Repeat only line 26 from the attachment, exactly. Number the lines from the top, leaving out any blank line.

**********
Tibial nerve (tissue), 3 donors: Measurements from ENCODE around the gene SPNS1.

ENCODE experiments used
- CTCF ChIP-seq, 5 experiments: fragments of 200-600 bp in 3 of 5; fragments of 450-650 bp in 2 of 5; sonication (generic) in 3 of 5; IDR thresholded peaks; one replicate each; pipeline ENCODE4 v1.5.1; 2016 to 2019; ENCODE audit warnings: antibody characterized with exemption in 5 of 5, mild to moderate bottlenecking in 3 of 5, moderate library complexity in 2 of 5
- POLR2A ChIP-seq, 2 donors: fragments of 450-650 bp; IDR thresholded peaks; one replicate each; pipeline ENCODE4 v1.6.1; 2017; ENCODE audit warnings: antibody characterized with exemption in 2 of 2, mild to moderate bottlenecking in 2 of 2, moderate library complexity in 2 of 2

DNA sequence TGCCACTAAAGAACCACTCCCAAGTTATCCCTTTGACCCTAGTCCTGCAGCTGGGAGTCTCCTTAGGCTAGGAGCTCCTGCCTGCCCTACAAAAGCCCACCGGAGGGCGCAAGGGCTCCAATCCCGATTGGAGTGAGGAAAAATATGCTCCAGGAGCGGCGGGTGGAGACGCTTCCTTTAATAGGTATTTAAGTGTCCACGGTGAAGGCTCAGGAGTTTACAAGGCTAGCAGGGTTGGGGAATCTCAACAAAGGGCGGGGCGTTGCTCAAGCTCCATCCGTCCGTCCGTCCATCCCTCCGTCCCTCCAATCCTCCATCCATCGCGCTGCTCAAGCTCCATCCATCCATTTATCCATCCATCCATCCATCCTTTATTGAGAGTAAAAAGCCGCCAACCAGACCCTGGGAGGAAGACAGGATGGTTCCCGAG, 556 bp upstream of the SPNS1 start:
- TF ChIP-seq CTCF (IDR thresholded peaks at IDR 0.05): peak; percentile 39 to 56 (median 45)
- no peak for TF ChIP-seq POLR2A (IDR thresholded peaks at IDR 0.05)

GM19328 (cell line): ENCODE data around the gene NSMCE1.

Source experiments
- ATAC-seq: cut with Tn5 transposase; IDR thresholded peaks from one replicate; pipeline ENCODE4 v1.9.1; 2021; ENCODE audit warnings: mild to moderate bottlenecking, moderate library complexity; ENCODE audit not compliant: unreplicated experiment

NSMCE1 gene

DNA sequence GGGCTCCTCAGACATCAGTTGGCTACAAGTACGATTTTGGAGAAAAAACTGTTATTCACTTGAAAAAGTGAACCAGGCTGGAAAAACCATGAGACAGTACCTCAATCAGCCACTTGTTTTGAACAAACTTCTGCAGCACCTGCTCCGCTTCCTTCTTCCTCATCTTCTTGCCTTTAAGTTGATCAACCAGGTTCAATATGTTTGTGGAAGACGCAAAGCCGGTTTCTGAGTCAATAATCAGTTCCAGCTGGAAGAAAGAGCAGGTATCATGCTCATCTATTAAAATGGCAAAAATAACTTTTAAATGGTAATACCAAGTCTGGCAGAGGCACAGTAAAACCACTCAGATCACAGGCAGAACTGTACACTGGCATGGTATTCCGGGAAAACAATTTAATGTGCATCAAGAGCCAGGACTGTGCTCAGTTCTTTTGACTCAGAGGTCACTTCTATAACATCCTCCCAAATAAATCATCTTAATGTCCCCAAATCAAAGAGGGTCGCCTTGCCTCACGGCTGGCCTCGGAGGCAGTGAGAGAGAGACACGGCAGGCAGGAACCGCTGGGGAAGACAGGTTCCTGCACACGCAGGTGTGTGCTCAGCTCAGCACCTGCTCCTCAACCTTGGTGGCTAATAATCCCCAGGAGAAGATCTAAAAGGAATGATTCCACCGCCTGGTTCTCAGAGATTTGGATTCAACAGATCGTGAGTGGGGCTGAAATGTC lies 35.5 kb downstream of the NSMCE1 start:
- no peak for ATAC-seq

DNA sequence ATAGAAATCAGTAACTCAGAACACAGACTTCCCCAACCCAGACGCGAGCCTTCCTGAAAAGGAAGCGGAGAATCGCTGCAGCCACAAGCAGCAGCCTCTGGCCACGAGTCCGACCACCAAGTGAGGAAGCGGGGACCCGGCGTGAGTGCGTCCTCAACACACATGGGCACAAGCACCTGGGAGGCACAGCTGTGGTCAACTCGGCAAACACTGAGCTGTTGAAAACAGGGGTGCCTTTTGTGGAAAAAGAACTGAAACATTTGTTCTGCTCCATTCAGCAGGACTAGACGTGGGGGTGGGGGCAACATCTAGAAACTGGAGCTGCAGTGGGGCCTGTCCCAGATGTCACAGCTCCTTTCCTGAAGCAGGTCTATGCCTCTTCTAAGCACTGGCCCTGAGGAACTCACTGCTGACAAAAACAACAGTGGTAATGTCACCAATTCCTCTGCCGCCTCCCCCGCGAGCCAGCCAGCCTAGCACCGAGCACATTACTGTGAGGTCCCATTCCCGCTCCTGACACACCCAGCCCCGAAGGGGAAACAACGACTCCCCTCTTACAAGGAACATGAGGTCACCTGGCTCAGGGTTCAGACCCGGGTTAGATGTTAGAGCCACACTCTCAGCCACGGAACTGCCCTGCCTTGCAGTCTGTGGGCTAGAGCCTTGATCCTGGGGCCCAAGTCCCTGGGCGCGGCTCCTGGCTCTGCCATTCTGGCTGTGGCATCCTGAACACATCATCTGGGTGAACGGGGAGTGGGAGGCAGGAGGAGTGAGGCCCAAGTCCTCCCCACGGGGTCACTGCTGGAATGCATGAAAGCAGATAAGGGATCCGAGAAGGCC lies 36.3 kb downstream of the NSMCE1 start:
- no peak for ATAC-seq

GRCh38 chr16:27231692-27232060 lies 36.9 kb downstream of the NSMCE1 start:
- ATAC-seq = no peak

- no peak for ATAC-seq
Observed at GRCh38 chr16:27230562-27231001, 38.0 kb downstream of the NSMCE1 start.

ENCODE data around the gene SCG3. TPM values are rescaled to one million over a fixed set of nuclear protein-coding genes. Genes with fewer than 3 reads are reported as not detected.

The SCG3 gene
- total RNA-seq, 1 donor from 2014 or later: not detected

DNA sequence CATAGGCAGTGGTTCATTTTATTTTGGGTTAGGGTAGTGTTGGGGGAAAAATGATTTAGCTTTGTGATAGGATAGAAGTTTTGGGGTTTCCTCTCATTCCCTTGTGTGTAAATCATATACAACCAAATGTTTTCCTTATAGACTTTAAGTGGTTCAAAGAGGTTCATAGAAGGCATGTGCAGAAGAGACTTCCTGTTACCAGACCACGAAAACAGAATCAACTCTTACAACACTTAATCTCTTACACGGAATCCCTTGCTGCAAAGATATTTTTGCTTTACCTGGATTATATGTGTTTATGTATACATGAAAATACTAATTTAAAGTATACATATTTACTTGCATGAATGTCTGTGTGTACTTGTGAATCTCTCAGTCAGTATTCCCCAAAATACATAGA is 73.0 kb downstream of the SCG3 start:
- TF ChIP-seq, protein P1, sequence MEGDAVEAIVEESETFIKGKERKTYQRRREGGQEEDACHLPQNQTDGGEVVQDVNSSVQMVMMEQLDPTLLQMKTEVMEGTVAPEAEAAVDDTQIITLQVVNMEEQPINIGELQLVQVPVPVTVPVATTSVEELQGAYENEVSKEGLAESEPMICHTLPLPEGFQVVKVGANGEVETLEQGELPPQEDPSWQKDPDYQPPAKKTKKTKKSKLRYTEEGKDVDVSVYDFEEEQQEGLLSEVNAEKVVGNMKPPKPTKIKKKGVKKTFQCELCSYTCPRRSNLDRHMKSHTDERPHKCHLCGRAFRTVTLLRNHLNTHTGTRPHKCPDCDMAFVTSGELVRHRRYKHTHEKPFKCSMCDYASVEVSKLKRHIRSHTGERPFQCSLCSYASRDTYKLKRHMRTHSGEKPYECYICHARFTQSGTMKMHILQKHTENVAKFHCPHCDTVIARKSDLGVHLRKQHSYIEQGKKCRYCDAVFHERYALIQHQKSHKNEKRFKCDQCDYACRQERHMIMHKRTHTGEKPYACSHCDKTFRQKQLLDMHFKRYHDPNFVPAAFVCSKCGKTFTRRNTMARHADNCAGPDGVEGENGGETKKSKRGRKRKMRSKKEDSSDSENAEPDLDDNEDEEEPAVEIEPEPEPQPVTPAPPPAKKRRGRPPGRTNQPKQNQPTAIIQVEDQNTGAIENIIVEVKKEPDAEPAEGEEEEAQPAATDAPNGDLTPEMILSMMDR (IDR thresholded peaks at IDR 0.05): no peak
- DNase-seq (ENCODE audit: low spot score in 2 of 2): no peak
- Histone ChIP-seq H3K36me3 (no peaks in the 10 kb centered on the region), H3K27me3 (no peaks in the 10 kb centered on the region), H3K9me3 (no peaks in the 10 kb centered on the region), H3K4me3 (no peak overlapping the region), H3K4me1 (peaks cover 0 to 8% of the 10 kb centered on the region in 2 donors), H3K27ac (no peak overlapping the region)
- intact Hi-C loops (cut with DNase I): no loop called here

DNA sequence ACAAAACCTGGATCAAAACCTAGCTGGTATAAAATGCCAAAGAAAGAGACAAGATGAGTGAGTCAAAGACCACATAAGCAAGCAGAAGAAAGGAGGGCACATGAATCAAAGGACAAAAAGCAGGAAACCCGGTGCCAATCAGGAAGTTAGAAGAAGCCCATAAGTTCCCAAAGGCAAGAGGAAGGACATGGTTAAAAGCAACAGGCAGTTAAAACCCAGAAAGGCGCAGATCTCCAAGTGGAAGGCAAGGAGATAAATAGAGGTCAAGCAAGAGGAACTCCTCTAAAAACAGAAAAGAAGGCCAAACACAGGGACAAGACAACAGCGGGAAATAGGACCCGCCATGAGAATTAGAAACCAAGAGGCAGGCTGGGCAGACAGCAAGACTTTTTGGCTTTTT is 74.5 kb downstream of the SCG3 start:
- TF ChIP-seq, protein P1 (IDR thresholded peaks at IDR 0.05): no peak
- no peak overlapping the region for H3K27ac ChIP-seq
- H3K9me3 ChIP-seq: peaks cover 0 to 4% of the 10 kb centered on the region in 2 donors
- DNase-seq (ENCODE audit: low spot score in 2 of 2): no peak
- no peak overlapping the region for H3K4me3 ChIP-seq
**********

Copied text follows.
- Histone ChIP-seq H3K36me3 (no peaks in the 10 kb centered on the region), H3K27me3 (no peaks in the 10 kb centered on the region), H3K9me3 (no peaks in the 10 kb centered on the region), H3K4me3 (no peak overlapping the region), H3K4me1 (peaks cover 0 to 8% of the 10 kb centered on the region in 2 donors), H3K27ac (no peak overlapping the region)